Artifical Vertebrae, by Matthew McNulty
The vertebral column is an essential structure in the human body. The column protects the spinal cord, a key component of the central nervous system. The protection comes in the form of shielding from impact, pinching, and other sources of trauma. Beyond protection, vertebrae provide sites of attachment for muscles, ligaments, and bones, specifically for ribs in the thoracic curve, all of which work in synchronization to allow mobility and structural stability for the body. 
There are many medical issues involving the vertebral column, including scoliosis, kyphosis, disc inflammation and slippage, and degenerative diseases such as arthritis. Implications from such conditions, along with damage from fractures and tumors, can yield severely damaged vertebrae. Artificial vertebrae would provide such patients a normal, healthy life.
Adult humans generally possess 33 vertebrae, 24 articulating and 9 fused, which compose the vertebral column. The column itself is defined in five regions. From top to bottom:
- cervical curve - 7 articulating vertebrae making up the neck
- thoracic curve - 12 articulating vertebrae in the chest with ribs attached
- lumbar curve - 5 articulating vertebrae supporting torso and head weight
- sacral curve - 5 vertebrae that fuse with age caged in the pelvis
- coccyx - 4 vertebrae fused with age remnant of a vestigial tail
Individual vertebra differ significantly depending on the region of origin in the vertebral column. However, there are general structural characteristics of individual vertebra that enable full function.
The vertebral body is the largest structure of the vertebra. It serves as the main weight bearing area, taking about 80% of the load while standing. As so, the vertebral body increases in size each vertebra from the head down. The body also provides attachment for the cushioning discs between the vertebrae. The anterior body additionally gives protection to the spinal cord.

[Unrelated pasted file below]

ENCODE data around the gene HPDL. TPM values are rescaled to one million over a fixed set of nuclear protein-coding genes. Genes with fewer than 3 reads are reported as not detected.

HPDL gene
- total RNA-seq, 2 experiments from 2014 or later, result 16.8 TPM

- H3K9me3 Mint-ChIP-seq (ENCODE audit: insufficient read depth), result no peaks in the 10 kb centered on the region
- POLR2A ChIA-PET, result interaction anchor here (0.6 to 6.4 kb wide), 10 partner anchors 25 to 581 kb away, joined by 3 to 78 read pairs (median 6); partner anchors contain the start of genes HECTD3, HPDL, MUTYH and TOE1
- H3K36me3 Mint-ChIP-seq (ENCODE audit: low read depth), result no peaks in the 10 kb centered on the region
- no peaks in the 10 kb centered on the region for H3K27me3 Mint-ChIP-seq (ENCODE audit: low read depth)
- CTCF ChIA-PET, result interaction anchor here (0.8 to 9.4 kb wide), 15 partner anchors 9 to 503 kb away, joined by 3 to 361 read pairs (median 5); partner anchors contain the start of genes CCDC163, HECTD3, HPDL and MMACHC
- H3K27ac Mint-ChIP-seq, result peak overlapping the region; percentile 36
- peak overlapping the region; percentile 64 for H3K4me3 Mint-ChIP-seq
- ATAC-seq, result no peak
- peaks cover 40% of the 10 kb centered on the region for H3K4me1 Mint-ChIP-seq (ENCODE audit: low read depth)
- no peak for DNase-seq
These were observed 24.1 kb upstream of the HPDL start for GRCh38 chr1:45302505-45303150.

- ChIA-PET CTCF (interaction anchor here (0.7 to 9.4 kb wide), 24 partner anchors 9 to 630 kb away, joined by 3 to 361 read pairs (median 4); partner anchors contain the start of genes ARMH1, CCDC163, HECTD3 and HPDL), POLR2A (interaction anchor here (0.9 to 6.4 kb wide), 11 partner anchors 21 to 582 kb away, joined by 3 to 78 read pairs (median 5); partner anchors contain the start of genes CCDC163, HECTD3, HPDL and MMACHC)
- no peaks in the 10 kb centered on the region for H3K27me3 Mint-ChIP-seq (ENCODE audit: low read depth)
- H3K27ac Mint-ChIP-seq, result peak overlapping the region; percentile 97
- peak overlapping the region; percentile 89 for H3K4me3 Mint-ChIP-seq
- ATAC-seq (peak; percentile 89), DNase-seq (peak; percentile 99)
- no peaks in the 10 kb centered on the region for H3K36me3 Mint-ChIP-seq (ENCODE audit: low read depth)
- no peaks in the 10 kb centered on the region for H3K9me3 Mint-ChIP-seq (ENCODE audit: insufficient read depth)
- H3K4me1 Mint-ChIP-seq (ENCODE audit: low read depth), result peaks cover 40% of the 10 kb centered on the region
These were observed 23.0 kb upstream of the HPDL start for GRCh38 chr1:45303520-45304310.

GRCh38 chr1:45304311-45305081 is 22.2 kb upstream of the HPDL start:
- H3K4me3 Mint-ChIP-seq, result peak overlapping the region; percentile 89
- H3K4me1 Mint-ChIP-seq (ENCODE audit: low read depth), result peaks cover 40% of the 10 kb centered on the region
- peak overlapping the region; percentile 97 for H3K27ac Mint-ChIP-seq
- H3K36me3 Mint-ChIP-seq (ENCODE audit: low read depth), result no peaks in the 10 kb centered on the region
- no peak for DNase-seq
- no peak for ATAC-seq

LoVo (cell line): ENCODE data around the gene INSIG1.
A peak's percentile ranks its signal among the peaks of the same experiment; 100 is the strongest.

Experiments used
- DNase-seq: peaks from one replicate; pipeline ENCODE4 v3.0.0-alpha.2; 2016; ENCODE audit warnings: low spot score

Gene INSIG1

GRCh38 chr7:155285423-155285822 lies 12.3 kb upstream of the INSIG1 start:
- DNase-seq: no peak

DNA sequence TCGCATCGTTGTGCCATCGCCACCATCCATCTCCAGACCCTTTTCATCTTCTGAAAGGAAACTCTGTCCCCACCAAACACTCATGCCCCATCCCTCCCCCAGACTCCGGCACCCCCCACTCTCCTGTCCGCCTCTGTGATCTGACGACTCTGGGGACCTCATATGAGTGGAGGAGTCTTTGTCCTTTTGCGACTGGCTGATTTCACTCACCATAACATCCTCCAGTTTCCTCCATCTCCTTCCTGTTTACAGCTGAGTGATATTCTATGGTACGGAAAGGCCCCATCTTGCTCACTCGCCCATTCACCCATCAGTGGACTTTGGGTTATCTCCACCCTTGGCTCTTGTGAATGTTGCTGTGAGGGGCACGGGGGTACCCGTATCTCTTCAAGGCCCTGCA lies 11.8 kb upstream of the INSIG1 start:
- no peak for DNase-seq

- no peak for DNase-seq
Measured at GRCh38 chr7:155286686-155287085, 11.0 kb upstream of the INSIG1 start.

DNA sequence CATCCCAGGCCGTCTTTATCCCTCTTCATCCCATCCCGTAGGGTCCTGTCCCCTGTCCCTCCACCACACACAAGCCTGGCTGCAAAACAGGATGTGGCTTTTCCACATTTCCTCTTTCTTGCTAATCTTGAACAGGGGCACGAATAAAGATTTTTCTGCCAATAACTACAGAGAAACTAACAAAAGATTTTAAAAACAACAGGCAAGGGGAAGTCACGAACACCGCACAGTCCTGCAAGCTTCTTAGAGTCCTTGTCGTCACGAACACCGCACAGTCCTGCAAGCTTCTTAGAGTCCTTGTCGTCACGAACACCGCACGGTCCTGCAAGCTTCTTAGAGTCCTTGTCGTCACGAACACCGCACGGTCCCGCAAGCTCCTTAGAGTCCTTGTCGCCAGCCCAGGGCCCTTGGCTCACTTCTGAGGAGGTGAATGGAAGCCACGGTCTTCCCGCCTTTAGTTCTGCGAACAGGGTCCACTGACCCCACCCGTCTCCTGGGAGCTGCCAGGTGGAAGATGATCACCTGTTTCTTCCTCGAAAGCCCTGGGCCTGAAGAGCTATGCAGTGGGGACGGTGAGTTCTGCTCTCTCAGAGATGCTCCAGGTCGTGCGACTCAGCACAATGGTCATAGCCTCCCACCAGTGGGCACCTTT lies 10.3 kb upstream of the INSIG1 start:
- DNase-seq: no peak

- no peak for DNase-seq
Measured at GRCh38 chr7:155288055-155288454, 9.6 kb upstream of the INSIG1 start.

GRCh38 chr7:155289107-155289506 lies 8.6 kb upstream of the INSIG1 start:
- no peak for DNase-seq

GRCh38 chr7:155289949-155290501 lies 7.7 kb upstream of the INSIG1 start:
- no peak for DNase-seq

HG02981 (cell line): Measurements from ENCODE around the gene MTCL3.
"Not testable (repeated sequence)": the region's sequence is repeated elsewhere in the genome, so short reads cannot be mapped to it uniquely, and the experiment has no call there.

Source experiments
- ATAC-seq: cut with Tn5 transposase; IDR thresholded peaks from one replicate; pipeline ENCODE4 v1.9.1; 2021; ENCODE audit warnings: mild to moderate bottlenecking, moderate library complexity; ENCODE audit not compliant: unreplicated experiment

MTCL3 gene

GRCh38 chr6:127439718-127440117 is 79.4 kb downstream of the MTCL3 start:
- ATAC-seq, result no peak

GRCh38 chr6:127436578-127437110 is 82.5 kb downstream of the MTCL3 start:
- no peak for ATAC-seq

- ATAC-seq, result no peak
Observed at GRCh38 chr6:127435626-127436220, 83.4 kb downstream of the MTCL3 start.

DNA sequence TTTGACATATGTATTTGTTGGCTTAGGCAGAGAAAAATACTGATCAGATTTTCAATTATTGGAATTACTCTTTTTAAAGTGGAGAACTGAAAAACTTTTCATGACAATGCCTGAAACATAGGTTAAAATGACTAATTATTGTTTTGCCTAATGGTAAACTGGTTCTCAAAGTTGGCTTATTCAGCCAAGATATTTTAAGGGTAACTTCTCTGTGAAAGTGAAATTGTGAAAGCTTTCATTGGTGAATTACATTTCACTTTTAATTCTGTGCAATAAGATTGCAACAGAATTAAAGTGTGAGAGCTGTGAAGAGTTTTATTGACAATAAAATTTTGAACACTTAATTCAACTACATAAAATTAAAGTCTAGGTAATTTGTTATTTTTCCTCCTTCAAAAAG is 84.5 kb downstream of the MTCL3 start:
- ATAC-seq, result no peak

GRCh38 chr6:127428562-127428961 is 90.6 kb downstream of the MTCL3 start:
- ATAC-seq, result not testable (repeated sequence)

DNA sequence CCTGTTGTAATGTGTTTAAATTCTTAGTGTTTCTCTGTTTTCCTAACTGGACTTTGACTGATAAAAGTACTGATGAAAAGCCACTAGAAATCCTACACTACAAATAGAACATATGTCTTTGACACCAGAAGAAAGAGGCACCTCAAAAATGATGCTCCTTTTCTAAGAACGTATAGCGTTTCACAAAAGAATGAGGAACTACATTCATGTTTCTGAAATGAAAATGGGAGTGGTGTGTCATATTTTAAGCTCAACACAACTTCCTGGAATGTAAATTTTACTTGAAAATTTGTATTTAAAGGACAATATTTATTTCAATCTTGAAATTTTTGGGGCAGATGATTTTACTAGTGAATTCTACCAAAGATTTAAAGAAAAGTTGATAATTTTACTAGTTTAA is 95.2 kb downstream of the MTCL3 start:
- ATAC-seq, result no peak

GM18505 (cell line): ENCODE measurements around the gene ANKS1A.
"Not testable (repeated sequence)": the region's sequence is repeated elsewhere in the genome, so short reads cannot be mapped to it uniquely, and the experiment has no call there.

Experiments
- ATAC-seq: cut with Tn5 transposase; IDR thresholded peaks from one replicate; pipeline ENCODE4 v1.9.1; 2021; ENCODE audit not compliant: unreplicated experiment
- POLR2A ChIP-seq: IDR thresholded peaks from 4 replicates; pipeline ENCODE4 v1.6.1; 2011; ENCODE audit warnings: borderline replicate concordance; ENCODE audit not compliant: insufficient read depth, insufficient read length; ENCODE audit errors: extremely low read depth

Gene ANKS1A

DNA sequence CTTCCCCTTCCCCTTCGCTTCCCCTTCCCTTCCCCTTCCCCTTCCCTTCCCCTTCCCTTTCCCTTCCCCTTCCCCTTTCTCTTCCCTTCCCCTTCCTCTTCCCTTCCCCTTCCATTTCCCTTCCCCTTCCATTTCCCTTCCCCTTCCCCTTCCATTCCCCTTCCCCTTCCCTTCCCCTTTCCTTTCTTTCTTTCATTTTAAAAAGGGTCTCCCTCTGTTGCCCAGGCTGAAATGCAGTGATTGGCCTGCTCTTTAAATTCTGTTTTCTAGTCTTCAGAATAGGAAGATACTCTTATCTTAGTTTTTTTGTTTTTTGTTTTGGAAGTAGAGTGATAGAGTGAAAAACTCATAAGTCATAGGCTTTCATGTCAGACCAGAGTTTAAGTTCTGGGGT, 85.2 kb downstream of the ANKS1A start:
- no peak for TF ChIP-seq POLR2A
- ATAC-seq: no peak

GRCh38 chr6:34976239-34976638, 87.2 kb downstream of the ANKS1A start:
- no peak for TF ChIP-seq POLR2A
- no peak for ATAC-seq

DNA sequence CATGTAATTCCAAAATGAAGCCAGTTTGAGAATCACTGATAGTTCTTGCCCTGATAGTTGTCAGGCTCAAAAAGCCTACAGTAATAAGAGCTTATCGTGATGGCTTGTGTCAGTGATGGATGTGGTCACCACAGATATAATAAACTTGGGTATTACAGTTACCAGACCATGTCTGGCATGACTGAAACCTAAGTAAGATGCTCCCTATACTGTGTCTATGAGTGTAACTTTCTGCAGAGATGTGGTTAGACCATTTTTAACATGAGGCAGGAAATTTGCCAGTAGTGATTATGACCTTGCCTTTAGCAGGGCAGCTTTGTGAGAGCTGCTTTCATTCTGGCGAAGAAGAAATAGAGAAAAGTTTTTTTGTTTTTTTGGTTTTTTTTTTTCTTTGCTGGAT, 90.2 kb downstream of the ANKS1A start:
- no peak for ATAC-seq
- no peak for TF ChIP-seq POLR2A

The pedicles are two projections from the posterior vertebral body that provide side protection to the spinal cord. The pedicles help form the spinal canal as well as bridge the body to the rest of the vertebra. 
The lamina are flat plates that form the spinal canal and provide further support and protection for the spinal cord. 
The spinous process is a projection perpendicular to the lamina. Each spinous process is connected by ligaments to those above and below it in the vertebral column as well as being the site for important muscle connections necessary for movement and stability. These are the noticeable bumps you can feel running your hand down your spine. 
The transverse processes extend out towards the sides of the vertebra and provide additional attachment sites for ligaments and back muscles. These are normally absent in the cervical curve. If present, they often impair nerve roots and cause pain. 
The facet joints interlock with those above and below it to provide stability and at the same time mobility. Each vertebra possesses four facet joints, two superior and two inferior. The interlocking facet joints are surrounded by a synovial capsule to prevent grinding. 
The spinal canal is made up from various parts of the vertebra. The canal is a bony tunnel that surrounds the spinal cord and nerve roots for protection.
- 1902 – experimented with steel rods and wire anchored to spine with autographs 
- 1911 – Robert Hibbs performed first formal spinal fusion operation 
- 1931 – Hibbs modifies the operation to achieve 20% success rate 
- 1955 – Paul Harrington developed Harrington distraction instrument to straighten the spine and hold in place during spinal fusion operation. 
- 1977 – George Bagby creates the “Bagby Basket”, a perforated stainless steel cylinder for stabilizing the cervical spine of horses. The operation with the cylinder yielded 20% death rate. 
- 1984 – Cortrel and Dubousset develop segmental instrumentation system. It used two crosslinking rods for correction. 
- 1996 – FDA approves redesigned titanium “Bagby Basket” for human use.